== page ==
Set the scene for us, what does your ideal football manager save consist of? Would you start in England, or abroad? In the higher echelons of said country, or as a lower, cash-strapped side, with the view of giant killing and back-to-back promotions?

I need a four hour time slot, teabags, a bag of mint imperials and a notepad. In an ideal world, I’ll have two saves for every edition. One that begins with me with starting near the top, wherever the opportunity presents itself, like Man Utd post-Ferguson or Newcastle at any point since 2004. I’ll have another where I’ll set the lowest reputation and start unemployed. One will end in disaster, the other will sustain itself over many months. That said, on FM15, I’ve had five cracks at it and I’ve been sacked before Christmas on every occasion.  

If you could manage any club in real life, who would it be? And, why? Furthermore, do you consider yourself as Pulis-esque tracksuit manager, or a Mourinho-style tactician?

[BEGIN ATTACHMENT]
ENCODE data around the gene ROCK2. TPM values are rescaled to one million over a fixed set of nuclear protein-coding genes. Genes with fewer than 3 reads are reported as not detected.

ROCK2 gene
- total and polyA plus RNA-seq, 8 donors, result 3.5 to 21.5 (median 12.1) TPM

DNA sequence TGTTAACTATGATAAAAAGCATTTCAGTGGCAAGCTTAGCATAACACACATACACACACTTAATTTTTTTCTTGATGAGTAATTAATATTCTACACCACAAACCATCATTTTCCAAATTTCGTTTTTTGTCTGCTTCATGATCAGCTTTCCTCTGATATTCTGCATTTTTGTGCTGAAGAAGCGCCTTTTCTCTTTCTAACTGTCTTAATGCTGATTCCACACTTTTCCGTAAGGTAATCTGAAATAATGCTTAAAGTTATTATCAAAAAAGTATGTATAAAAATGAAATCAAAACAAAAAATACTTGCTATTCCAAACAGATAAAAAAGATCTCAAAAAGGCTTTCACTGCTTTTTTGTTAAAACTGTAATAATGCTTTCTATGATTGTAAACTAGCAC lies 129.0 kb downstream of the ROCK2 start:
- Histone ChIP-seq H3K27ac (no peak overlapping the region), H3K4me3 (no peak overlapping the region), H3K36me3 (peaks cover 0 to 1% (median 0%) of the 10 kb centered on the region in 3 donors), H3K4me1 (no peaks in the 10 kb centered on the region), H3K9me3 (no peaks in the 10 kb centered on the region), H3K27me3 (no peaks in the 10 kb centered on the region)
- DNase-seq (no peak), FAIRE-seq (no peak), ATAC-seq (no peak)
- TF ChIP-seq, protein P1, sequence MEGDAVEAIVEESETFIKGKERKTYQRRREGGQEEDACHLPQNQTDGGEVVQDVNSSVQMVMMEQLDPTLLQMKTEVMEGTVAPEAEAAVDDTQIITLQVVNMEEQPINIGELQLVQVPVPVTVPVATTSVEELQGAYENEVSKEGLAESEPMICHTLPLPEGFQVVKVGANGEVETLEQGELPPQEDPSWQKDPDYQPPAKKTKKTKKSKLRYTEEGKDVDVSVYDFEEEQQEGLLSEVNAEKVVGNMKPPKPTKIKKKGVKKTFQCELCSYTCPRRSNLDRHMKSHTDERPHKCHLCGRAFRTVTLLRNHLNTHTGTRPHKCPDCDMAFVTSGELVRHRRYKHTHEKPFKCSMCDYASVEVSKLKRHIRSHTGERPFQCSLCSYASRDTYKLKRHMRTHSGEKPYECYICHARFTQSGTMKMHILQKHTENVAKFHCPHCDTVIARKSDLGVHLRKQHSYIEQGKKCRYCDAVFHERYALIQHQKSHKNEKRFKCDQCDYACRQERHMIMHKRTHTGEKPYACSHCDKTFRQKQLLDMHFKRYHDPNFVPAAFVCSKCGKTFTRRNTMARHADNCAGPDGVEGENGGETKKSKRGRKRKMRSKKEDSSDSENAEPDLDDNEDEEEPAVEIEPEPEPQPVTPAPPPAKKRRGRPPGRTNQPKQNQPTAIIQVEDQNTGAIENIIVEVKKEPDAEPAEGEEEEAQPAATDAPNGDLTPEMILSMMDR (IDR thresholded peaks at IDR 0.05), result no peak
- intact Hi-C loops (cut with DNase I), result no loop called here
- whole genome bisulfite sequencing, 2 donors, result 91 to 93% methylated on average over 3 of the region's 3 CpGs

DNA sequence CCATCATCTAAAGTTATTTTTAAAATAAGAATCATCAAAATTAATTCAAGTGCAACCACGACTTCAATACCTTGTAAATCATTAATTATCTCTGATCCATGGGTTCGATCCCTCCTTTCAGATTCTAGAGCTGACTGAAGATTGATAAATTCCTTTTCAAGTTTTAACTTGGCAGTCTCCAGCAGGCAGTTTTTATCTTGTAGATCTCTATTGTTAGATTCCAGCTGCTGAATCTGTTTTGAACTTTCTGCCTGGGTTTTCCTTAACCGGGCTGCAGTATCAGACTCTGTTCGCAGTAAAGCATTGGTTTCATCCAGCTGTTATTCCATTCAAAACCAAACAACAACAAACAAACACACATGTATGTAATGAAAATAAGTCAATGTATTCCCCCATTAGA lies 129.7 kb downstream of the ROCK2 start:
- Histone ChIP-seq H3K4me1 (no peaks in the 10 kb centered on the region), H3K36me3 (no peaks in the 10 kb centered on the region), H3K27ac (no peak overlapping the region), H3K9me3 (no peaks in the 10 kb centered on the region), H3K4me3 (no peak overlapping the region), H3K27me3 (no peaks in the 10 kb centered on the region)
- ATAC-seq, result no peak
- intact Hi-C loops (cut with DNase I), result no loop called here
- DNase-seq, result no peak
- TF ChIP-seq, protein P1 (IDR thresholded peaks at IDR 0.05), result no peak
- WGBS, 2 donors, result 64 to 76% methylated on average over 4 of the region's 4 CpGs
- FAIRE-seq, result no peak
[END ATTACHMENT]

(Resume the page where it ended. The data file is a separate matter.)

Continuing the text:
I would never manage a football club. The players would hate me, the fans would hate me, it would be a disaster. I sometimes have fantasies about running a club though, parachuted into a CEO role by a Singaporean billionaire who quite liked my articles for The New Paper. For some reason, it’s almost always Newcastle United that comes to mind, probably because it would be hard to be less popular than the present regime. If any benevolent billionaires are reading this, I can have a Powerpoint presentation up and running by nightfall. 

Tim Sherwood’s appointment at Villa has received a mixed reaction. Do you think he has what it takes to inspire them to safety and can you see him sporting a Claret and Blue gillet long-term?